The Restoration of the Wrought Iron Balustrade of MAISTER HOUSE The High Street, Kingston upon Hull
By ALAN K. BRAY R.I.B.A. (writing in 1975)
In early 1971 it was decided by the National Trust that the wrought iron balustrade at Maister House was in need of comprehensive repair and redecoration.
This fine ironwork by Bakewell, after 227 years of service appeared at a first glance still in reasonable condition. Close inspection revealed that while the basic structure remained sound, the more decorative portion with slender leaf and foliage shapes, and cover and joint ornament, was in a serious state of disrepair. Wear and tear over the years had resulted in dilapidation which if not halted, would have lead to more general decay.
In the 38 decorated baluster units forming the balustrading of the ground to first floor stairway and first floor landing, a leaf motif appears on each side of each unit, that is 76 in all, and out of these, 30 leaves were missing, and of the remainder some were loose, some damaged and a few only in reasonably original form. All the applied decoration could be said to have been in need of repair in this ratio.
To some extent the precise condition of the ironwork was heavily disguised by paint coatings applied over the years, and it was decided to strip the paint coats from a number of baluster units in order more closely to ascertain the true condition of the ironwork, and this was done very carefully and covered the lowest 11 units and enabled a more accurate assessment of the remedial work required. Subsequently, prices for the restoration work required to the ironwork were obtained from Contractors having the necessary specialist experience, based on a specification of the work required and eventually a tender agreed and a firm of Contractors appointed.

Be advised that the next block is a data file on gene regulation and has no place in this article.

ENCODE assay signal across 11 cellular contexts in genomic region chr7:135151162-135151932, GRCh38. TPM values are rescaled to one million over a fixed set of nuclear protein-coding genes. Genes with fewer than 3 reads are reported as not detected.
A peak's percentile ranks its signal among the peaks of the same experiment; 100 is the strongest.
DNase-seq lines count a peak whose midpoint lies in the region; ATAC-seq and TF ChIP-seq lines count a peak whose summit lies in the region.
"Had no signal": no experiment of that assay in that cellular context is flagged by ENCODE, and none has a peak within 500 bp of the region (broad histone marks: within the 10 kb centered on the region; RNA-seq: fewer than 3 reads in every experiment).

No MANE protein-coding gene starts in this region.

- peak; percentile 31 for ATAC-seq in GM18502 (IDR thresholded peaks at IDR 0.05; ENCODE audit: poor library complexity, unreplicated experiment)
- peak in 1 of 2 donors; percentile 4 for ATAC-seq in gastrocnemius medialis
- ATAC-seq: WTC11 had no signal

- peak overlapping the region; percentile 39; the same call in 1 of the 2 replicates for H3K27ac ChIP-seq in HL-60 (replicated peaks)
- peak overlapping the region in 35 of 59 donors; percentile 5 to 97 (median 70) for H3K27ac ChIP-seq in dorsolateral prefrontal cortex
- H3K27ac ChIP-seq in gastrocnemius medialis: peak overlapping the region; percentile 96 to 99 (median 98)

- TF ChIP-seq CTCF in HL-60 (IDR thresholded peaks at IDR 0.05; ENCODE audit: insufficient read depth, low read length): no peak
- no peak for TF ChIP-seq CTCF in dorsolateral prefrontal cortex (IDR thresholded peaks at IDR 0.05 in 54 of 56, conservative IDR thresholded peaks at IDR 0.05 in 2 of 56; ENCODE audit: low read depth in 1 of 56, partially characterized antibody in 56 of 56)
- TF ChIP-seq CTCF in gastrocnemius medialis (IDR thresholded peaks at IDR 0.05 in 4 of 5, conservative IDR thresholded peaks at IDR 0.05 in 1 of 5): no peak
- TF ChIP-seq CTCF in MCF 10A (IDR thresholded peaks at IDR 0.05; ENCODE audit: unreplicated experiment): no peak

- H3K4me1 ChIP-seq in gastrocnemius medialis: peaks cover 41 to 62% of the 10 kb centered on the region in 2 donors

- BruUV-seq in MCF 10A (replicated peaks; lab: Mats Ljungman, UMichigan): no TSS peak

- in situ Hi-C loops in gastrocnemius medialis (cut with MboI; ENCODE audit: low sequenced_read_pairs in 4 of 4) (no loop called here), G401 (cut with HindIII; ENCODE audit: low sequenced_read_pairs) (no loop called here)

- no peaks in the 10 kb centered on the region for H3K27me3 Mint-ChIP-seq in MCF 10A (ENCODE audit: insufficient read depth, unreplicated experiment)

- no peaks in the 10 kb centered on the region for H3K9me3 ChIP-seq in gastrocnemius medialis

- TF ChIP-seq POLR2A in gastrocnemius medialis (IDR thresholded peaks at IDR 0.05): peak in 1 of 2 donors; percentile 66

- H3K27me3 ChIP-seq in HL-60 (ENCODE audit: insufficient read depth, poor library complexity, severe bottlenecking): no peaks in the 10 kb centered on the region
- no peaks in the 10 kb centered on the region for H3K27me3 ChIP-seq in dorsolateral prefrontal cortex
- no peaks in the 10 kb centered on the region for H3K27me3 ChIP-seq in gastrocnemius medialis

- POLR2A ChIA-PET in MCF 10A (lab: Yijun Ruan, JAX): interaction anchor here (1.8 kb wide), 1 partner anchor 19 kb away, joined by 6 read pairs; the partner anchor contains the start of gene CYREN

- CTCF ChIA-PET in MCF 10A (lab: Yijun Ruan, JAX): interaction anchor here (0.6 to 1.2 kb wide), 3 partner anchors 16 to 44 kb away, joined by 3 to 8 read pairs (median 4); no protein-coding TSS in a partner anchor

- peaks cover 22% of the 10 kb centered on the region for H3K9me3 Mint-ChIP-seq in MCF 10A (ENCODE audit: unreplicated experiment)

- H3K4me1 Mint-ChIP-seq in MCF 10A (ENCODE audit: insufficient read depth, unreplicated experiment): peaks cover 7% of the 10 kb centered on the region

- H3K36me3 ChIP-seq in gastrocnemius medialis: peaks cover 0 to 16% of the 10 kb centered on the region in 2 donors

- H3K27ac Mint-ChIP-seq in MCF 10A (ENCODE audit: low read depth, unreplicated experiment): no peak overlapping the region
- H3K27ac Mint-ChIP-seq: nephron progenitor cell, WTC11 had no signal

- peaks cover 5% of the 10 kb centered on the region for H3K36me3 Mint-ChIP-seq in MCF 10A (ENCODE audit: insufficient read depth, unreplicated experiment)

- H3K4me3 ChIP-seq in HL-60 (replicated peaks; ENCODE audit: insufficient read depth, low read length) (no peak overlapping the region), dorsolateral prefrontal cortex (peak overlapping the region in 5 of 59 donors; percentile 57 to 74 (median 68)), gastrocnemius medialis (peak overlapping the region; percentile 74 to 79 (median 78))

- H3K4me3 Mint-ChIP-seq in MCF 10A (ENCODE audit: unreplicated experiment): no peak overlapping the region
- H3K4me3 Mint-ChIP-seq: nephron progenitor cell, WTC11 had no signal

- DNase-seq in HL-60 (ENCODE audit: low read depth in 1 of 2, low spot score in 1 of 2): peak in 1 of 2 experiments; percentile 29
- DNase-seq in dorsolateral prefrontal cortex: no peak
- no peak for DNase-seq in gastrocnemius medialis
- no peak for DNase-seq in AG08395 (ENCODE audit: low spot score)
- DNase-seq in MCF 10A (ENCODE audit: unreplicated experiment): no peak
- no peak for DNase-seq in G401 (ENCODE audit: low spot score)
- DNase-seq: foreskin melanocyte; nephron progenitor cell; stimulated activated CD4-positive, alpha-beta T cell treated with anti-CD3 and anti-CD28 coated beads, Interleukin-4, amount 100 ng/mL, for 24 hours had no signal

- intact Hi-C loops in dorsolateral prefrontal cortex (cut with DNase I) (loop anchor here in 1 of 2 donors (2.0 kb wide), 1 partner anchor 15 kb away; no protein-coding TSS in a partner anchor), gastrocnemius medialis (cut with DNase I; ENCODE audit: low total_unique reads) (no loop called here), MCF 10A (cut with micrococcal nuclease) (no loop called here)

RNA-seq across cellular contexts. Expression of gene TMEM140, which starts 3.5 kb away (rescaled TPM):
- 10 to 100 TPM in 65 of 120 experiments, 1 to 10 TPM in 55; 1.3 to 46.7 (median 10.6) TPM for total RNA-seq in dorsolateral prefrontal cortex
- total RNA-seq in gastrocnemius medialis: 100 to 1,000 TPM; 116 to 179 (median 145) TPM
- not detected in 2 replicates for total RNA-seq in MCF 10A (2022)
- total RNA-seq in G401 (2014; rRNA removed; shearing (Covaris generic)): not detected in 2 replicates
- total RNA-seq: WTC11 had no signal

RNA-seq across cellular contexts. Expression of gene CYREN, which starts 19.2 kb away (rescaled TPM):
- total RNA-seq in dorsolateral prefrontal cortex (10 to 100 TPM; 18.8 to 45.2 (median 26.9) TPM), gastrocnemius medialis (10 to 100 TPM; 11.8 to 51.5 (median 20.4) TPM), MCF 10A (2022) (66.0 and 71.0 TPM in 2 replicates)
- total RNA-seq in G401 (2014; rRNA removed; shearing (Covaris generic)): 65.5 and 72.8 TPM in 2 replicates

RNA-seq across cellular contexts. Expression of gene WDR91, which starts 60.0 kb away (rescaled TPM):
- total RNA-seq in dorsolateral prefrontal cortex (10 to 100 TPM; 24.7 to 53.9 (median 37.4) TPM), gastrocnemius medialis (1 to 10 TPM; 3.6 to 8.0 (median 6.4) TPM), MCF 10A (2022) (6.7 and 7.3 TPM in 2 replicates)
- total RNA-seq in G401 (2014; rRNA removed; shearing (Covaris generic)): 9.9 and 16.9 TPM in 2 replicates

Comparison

The balustrade around the gallery at second floor level is also of wrought iron construction but due to its much simpler design (that is to say without fine ornament or slender shapes) and also due to its isolation, had received much less wear and did not require any remedial work other than stripping and thorough paint treatment.
The main balustrade however, required very extensive repair and this involved careful removal of the units to the Contractor's work place and re-erection on completion, including also the removal and afterwards re-fixing of the wood handrail, very thorough paint protection of all the metalwork against corrosion and final decoration and gilding.
It is of interest to note that careful paint stripping revealed that the original colour of the balustrade was white, than later it was peacock blue, then red and gilded and after that black on a number of occasions. All the work is now complete and the balustrade can be seen against a background of walls freshly redecorated.
The building's sober facade hides one of the most fascinating interiors in the city; and a story of wealth, tragedy and high art. The wealth belonged to the Maister family. The Maisters were one of a number of merchant families who lived on Hull's High Street and traded with ports around the North Sea and Baltic. The family originated ... (read more...)